When I was young, one of my dreams was to travel the world. It’s still a dream, but it’s also something that is a constant part of my life and being, since I’ve done some traveling already. For this youthful wish, I wanted to eat all the best food the world had to offer, whether it was Chinese fried rice, Moroccan lamb shank, Japanese sushi, Indian curry, Mexican burritos with tripas, French escargot, or Cajun gumbo stew, my list of foods was as epic as my appetite, and has only grown since then.
Since I immigrated to the United States, a holiday I enjoyed was Thanksgiving, because around this time, it was an excuse to have plate after plate of delicious home cooking, and if I was lucky, markets would begin selling holiday seasonal eggnog early and I could enjoy that with pumpkin pie. I used to wish every time of the year was this festive and food this plentiful, and when Ramadan ended last week on September 9th, one of my thoughts about experiencing it was that that entire month of fasting and then breaking it at night was like Thanksgiving every day.
To celebrate a national holiday and observe a religious period from two vastly different cultures may not seem too daunting to people who are used to growing up in a diverse environment like the U.S. which is constantly emphasizing its diversity today (especially with Obama as president), but in my own experience, it’s literally a taste (no pun intended, but fittingly appropriate) of where the world goes as a result of globalization.
One of my college professors even joked once that thanks to globalization, he can actually eat something decent in London, ranging from Indian curry to Spanish tapas (he isn’t particularly fond of most of the local concoctions in England).
Whenever I make crepes or cook something at home, I can’t say any food I make represents my nationality or ethnicity, but I certainly don’t have the bachelor cooking skills of microwaving pop tarts, or the college diet of instant ramen. My friends and ex-girlfriends have sampled my cooking, which includes but is not limited to French crepes, Japanese okonomiyaki and tamago kake gohan, Indonesian chicken rendang, Hawaiian spam musubi, and Italian gorgonzola and walnut salad with balsamic vinegar. If you are what you eat, then I’m an avenue of little restaurants with different specialty dishes people love to walk down and sample every time they’re there.
It’s one of the reasons I love travel and my experience overseas, because eating the same food every day can be kind of boring–although I do admit, I tend to eat Asian food more often than not.
As of late, however, when it comes to what I eat, I’m somewhere between the poverty diet and student diet, since I’m in the process of rebuilding my life after a tough year. Dollar menus at McDonald’s and Wendy’s, food that’s free from working in a pizza parlor as a manager part-time, and the occasional meal on weekends if I’ve saved up enough to treat myself. It is pretty tough, but it also makes me health-conscious and spendthrift, since I can’t waste five bucks on a bag of chips when I could get bananas for 19 cents each at Trader Joe’s, which are more than enough to fill me up for a meal or throughout the day.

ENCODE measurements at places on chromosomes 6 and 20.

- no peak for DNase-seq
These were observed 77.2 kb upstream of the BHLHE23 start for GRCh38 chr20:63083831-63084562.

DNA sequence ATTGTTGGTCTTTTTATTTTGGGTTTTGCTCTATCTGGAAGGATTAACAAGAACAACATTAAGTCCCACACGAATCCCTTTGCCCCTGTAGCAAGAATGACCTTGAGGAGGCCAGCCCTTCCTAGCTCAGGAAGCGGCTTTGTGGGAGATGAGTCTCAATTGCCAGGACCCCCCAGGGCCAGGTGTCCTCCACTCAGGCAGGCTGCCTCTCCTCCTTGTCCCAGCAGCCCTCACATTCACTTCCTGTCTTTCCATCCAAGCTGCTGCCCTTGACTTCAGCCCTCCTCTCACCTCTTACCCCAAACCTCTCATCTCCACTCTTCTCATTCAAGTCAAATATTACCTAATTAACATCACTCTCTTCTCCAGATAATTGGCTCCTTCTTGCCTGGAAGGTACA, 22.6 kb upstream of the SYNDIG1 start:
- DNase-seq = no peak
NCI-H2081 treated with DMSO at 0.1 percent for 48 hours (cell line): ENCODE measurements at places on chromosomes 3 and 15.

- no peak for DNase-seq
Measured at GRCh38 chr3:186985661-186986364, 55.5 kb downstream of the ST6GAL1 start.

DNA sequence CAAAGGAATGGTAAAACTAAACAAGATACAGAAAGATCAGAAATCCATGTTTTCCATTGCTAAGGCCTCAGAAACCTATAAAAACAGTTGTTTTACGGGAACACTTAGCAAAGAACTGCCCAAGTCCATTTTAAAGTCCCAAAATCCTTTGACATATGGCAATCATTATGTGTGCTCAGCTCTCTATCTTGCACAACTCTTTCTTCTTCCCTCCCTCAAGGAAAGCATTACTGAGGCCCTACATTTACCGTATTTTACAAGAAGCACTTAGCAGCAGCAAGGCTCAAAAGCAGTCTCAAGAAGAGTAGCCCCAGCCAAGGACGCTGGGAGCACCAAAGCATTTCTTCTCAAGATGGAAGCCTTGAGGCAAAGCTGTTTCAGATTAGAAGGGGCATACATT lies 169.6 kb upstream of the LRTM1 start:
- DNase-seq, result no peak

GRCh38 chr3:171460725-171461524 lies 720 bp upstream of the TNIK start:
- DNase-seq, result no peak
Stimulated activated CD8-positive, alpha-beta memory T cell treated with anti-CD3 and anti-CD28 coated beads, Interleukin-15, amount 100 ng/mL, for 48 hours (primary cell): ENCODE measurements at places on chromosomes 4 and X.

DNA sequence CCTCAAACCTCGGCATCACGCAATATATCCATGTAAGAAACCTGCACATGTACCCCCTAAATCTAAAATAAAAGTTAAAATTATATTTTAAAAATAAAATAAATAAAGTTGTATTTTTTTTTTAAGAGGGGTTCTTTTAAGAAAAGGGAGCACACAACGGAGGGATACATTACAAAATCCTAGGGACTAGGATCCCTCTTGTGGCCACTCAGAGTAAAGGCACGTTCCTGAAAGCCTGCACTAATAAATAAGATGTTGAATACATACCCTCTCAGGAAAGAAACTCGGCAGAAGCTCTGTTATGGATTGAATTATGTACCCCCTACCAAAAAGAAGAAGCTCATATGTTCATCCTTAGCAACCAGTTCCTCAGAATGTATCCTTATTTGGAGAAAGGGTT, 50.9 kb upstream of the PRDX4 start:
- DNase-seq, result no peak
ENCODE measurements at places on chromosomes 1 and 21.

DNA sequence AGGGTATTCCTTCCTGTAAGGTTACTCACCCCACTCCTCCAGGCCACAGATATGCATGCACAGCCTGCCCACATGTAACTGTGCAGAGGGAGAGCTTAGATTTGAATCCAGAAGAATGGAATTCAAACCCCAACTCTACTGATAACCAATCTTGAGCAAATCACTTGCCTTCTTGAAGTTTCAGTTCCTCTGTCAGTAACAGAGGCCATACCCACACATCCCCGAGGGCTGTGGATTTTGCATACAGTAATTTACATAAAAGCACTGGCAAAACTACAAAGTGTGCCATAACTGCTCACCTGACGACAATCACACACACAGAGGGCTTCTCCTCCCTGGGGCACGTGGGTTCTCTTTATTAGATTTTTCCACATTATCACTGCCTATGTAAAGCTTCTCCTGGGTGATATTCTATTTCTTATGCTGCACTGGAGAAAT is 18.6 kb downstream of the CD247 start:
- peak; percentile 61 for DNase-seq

This experience teaches me it’s more than what you eat, but how you eat. When I was with some Buddhist monks in Thailand, they didn’t talk at all, they focused completely on the act of eating, out of both respect for the food and totality in all things they did. When I was with Muslim friends fasting throughout Ramadan, they didn’t wolf down their food at sunset when they broke the fast, they ate it gracefully and gratefully, taking as long as two hours on average for one meal since it’s a time to socialize, to reflect, and appreciate and savor the taste of their food. When I’m working throughout the week, I see myself walking while eating a burger or sandwich, and I’m joined by other commuters who are sipping their coffees and occasionally chomping on their lunches while texting from their mobile phones and using their laptop computers.
It’s these little things you notice when you travel that make you question how you eat and what you eat. My friends used to think I was weird for eating with a spoon and fork as opposed to eating “normally” with a knife and fork, but I pointed out to them that much of Southeast Asia, from the Philippines to Thailand, Indonesia, and Malaysia eat with a spoon and fork instead as a cultural norm. Or look at how a lot of people would think Chinese and Japanese people are rude for slurping their ramen loudly, but in actuality, slurping some noodles soups is the only way to get the specific flavor that comes from the temperature changing as you slurp it hot. It’s true!
So the next time you go out and eat, think about more than just how it tastes or what you’re in the mood for, but why you are drawn to that food more often than not, considering the costs and the process it’s made–just like how people are weaned to love McDonald’s because they remember not just the taste of the food and how it’s almost always the same internationally, but the Happy Meals and the play places (the little playgrounds in some restaurant branches); they’re tasting the memories of that fun besides the beef and cheese in every bite. Think about that with every meal you eat and be amazed.